What is Necessary to Complete a Holographic Will?
(Editor's note: Brian is Clear Counsel's Communications Director. His prompts represent a conglomeration of inquiries submitted. If you have you have a question you would like answered in an upcoming video, email the inquiry to firstname.lastname@example.org)
Jonathan: Hello. My name is Jonathan Barlow, I'm a partner attorney at Clear Counsel Law Group. I was recently talking in the office with some of our assistants here in the office about how you can actually write a will on anything. You can write it on the back of your receipt in the grocery store aisle. You could write it on a letter. That could be a valid will depending on if you follow the requirements in Nevada.
Brian, my assistant, didn't believe me. In fact, Brian, what was your question about this?
Brian: You can't be serious, Mr. Barlow. You're saying if I write out a will on the back of a cocktail napkin, then, ... I leave assets to my children that the court can uphold it? That can't possibly be real. Come on.
Jonathan: It actual is, Brian. It actually is. Believe me. It's called a "holographic will," a hand-written will. In Nevada, there're only three requirements to make that a valid will. Again, if you write it on the back of a napkin, and you date it in your handwriting ... Let's try. Let me be clear. One is, it's in your handwriting. Number two, you date it. Number three, you sign it. That's a will. That's all Nevada says you have to have in order to have a valid holographic, or handwritten, will.
Let me tell you an interesting example, Brian. It wasn't the back of a cocktail napkin, but a few years ago I was involved in a case where a gentleman had gone back to Oklahoma to attend his mother's funeral. While there in Oklahoma, he was sitting in the hotel room, and he pulled out a piece of hotel stationary. You can actually see at the top of it, the name of the hotel. It's just hotel stationary. On this he writes a letter to his long-time girlfriend. Not married. Long-time girlfriend. In that he says, "Dear Susie. I want to make sure that you get everything that I have, and that my children and my other relatives get nothing", basically. "I intend to create a will at some point in the future. Love Bill." The girlfriend was actually able to get that one-page letter written on hotel stationary admitted as a valid will. The kicker is, the estate was worth over two million dollars. The children were cut out of two million dollars due to a hotel stationary letter.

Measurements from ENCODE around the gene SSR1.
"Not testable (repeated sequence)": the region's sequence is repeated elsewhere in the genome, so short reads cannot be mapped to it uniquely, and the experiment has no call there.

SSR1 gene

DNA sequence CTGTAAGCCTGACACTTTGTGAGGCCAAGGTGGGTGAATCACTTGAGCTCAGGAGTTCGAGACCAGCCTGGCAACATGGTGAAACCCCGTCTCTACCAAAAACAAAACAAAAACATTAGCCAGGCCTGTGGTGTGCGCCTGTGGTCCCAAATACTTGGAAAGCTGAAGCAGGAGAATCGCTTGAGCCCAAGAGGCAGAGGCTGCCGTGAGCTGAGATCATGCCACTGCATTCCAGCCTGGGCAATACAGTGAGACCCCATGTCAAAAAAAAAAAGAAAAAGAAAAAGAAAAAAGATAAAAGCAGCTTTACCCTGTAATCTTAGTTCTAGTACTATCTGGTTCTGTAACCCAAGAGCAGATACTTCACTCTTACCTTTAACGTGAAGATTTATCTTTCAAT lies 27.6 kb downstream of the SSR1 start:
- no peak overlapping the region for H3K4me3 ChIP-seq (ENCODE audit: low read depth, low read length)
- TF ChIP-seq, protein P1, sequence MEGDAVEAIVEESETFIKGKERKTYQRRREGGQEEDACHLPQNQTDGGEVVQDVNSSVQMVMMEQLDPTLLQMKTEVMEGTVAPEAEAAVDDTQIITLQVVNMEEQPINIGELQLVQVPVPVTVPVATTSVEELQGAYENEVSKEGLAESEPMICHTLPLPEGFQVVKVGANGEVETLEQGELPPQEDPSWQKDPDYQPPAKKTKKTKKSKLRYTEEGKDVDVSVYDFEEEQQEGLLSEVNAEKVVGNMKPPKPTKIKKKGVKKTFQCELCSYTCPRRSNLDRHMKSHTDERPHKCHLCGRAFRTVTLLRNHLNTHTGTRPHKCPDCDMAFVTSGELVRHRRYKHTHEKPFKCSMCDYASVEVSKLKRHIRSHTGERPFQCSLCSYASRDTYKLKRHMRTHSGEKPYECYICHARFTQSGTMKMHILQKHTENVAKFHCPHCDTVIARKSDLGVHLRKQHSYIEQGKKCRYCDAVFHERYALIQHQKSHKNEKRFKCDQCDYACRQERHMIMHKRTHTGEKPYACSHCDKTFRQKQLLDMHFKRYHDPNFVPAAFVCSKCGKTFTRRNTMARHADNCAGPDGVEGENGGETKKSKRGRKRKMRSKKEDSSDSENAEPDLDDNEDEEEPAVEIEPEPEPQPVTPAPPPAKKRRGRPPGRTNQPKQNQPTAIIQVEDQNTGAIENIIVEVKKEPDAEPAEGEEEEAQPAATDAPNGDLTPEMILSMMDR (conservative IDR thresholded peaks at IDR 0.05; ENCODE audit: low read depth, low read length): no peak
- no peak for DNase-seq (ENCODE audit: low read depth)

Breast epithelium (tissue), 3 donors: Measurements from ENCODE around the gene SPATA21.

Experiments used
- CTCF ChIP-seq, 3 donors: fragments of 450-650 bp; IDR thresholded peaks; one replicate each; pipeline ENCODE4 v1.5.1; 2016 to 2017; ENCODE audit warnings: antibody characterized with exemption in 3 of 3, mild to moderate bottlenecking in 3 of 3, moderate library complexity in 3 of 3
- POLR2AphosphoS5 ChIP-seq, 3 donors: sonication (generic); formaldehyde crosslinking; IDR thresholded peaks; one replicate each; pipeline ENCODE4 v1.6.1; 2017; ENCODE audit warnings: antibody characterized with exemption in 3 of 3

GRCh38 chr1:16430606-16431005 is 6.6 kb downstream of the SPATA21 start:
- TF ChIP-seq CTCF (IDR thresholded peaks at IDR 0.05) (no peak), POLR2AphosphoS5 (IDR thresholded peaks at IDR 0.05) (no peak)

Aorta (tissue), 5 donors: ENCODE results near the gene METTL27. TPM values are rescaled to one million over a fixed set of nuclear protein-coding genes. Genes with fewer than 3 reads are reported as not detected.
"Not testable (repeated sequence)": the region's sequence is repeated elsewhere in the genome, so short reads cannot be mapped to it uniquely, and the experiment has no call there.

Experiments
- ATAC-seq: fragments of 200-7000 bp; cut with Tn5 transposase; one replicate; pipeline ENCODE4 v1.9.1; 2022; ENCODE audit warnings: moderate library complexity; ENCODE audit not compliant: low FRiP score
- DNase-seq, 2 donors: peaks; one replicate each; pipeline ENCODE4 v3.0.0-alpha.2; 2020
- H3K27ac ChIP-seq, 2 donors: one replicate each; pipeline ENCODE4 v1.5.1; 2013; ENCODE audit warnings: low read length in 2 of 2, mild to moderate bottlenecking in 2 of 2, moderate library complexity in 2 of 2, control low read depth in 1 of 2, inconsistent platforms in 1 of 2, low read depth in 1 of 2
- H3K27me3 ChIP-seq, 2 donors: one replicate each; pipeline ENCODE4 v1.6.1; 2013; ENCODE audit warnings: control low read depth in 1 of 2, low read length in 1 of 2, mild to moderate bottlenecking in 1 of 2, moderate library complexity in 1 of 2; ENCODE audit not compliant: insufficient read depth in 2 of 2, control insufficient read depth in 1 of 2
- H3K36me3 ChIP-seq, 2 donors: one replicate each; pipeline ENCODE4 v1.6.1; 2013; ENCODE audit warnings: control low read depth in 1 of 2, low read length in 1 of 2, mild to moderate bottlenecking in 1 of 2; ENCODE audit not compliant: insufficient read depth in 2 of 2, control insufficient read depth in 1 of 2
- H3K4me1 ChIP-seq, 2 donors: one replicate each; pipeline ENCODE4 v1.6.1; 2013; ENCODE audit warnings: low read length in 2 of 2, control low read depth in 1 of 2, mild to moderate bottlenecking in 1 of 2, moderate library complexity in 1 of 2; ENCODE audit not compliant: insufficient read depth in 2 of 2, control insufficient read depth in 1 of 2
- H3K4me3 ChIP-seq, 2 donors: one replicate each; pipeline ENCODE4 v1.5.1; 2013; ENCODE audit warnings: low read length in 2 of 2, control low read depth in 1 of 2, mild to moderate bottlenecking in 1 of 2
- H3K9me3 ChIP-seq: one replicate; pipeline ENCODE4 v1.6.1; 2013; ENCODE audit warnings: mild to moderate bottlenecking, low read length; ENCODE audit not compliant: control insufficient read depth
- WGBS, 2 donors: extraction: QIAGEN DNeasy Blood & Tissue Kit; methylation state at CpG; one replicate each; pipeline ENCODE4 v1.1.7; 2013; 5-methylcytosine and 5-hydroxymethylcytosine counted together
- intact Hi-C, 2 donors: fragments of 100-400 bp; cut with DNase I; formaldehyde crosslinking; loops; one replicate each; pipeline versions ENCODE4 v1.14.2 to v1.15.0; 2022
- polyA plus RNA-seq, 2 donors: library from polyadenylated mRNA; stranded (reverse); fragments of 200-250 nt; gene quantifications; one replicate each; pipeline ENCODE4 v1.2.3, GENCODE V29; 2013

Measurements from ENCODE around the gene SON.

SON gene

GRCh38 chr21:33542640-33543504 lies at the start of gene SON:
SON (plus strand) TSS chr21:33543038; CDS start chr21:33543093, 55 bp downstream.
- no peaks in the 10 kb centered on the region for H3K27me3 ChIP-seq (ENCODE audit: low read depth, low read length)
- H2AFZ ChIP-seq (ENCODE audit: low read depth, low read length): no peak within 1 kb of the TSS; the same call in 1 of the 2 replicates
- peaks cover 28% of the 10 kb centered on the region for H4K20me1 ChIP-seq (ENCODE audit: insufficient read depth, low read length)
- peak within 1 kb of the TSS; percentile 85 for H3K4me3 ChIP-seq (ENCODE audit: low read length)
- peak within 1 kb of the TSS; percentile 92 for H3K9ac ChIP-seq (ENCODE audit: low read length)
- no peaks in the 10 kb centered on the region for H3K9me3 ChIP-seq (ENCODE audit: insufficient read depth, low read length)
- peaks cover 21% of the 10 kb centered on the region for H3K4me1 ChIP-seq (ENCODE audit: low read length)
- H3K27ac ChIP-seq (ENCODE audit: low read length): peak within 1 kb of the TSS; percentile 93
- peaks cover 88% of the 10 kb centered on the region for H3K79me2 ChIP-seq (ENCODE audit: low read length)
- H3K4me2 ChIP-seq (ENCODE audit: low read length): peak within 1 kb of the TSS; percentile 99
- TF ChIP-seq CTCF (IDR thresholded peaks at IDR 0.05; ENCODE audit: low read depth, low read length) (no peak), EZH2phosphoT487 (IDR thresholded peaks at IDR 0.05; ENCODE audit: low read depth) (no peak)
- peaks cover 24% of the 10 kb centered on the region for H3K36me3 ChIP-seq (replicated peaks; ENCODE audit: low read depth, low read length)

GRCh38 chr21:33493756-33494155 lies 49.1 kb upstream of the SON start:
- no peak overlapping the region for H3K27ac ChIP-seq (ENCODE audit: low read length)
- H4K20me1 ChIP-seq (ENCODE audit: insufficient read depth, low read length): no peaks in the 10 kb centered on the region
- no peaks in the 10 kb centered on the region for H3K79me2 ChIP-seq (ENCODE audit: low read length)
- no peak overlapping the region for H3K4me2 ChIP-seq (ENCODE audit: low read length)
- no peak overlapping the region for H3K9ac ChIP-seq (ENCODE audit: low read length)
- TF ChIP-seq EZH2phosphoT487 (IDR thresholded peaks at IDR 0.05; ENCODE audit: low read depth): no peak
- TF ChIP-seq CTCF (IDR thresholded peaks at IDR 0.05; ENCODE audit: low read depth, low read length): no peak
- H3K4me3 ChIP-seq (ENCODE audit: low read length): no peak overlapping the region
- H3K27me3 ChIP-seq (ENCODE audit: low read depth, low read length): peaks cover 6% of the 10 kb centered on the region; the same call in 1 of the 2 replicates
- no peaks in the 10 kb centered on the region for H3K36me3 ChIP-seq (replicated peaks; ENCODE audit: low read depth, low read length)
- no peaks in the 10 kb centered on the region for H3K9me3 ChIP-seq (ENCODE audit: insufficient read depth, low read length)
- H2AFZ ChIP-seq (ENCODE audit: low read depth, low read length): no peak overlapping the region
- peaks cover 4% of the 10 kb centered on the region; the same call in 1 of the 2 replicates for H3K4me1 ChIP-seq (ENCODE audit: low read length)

Yes. You can do it on a hotel ... Excuse me, on a napkin. You can do it on a hotel piece of stationary as long as you meet those three requirements of, "in your handwriting," "date it," and "sign it."
Brian: You're saying that we don't need a witness?
Jonathan: Not for a holographic will. That's an excellent question. You don't need a witness. You don't need to have it notarized. All it needs to do is meet those requirements, as long as it's in your handwriting. A common problem that we sometimes see with this is that somebody will go on the computer and type out the will, and they'll sign it. If you do that without a witness, or without two witnesses in Nevada, then that will not be a valid will.
Again, the whole thing ... At least what's called the "Material Provisions" of the will have to be in your handwriting. Yes, it doesn't need a witness at all. It's really an interesting technique. Obviously, as an estate planning attorney, we don't advise doing this technique of a holographic will because, inevitably, it causes problems, which I'm grateful to have the work for the disputed part, the litigation, but I would prefer not to do that. Yes, you can do a holographic will on any piece of paper you want, but the best practice is always to go in and visit with a good estate planning attorney and get it done formally. Yes. Meet those three requirements, and you can have a holographic will on the back of a napkin.